Soon to Come–NUCLEAR War in the Middle East?
The German mass tabloid, Bild, published two articles on its Website on July 20 and 22, discussing the possibility of a NUCLEAR WAR in the Middle East.
The first article quoted Benny Morris, author and professor at the Ben Gurion University in Israel, saying that “it is virtually certain that Israel will attack the Iranian nuclear facilities within the next four to six months.” He continued that the attack had better be successful, because if it was not, a NUCLEAR WAR IN THE MIDDLE EAST would be the likely consequence. His rationale: If Israel’s attack fails, then Iran will retaliate, forcing Israel to respond with nuclear weapons. Morris is also quoted as saying: “Israel has the choice between the Black Death and Cholera. In either case, a nuclear Holocaust looms over the Middle East.”
The second article quoted U.S. Major-General Henry Obering as saying that Iran possesses missiles which could reach a very large part of Europe, including Great Britain. Although not expressly stated in the article, the implication was given, of course, that Iran might strike Europe with missiles if it was attacked by European ally Israel.
In addition, Reuters reported on July 29:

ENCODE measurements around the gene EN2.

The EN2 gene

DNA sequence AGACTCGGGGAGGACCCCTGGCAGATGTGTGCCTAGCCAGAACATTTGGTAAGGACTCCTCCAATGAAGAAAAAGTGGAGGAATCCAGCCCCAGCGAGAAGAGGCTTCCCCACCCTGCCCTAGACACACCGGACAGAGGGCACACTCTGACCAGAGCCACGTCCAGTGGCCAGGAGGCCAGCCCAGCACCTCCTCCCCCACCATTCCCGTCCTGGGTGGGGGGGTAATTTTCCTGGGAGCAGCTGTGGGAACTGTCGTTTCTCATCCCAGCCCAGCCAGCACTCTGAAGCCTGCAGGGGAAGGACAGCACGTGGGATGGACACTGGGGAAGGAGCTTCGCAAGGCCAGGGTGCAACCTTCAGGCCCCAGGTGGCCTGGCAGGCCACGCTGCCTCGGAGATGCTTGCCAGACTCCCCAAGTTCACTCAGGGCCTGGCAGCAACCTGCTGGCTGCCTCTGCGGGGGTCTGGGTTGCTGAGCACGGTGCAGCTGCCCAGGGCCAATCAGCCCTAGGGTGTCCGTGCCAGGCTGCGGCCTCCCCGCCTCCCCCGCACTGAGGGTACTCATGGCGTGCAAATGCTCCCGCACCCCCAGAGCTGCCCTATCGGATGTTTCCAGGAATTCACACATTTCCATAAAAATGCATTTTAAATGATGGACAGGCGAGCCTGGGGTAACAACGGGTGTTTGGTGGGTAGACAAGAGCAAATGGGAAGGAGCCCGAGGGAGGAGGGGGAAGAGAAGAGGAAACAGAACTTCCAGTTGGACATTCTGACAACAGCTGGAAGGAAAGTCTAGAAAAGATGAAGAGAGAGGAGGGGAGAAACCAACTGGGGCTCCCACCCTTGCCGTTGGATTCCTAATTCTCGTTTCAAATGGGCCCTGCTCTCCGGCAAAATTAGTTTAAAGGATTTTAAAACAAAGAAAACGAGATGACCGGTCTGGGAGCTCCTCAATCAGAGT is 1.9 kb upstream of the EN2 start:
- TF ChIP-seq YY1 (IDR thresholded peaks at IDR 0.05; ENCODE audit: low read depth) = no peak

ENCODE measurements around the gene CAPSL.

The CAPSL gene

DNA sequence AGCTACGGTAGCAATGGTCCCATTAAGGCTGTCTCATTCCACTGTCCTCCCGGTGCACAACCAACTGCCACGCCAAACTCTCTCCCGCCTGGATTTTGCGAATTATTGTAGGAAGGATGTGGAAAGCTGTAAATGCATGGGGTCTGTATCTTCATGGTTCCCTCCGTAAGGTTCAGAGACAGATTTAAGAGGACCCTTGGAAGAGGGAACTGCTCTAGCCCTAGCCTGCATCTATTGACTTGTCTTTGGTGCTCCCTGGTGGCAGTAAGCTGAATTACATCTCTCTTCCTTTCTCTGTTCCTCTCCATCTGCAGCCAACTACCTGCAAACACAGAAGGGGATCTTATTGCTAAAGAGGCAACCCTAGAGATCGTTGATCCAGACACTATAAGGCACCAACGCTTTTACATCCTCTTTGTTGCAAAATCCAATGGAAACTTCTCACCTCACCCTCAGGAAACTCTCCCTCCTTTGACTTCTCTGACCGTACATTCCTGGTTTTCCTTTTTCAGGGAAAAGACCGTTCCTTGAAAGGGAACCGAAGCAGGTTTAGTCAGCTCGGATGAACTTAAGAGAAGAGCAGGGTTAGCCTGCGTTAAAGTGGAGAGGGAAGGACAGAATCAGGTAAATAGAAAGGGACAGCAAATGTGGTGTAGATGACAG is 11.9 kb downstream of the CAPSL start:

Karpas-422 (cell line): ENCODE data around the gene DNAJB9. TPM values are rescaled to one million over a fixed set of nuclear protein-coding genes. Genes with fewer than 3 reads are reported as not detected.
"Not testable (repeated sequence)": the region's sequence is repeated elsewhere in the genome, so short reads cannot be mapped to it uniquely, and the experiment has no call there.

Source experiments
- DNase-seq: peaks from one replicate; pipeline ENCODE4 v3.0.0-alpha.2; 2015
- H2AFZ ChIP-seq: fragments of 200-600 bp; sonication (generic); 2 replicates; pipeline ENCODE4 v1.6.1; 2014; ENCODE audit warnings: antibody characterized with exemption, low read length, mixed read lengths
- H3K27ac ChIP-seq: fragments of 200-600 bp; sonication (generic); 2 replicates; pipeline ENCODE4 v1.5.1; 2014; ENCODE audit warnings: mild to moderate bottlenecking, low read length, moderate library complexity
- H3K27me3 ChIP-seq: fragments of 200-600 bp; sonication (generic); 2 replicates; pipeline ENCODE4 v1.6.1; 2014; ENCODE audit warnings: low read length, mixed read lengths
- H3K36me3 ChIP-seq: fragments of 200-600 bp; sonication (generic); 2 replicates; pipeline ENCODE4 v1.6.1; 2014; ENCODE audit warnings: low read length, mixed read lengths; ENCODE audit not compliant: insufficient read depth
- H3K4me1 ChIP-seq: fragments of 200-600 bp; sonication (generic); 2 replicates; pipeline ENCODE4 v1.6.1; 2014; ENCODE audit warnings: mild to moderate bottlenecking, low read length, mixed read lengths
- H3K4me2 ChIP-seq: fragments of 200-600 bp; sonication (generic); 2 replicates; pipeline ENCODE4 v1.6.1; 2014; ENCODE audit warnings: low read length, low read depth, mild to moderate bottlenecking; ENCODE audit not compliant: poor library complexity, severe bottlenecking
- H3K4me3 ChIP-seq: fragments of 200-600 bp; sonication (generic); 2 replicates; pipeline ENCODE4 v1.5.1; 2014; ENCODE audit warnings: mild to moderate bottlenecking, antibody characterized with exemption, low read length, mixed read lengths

“The United States will soon link Israel up to two advanced missile detection systems as a precaution against any future attack by a nuclear-armed Iran, Israeli Defence Minister Ehud Barak said on Tuesday… Barak declined to give details on whether Israel, which is believed to have the Middle East’s only nuclear arsenal, would be prepared to take on Iran alone. Iran denies seeking atomic weapons and has vowed to retaliate for any attack… Israeli and U.S. officials this month voiced differing assessments on when Iran might acquire advanced S-300 anti-aircraft systems from Russia. The S-300s would complicate any pre-emptive air strikes on Iran’s nuclear sites… Israeli Defence officials, speaking to Reuters on condition of anonymity, predicted first delivery of the systems as early as September.”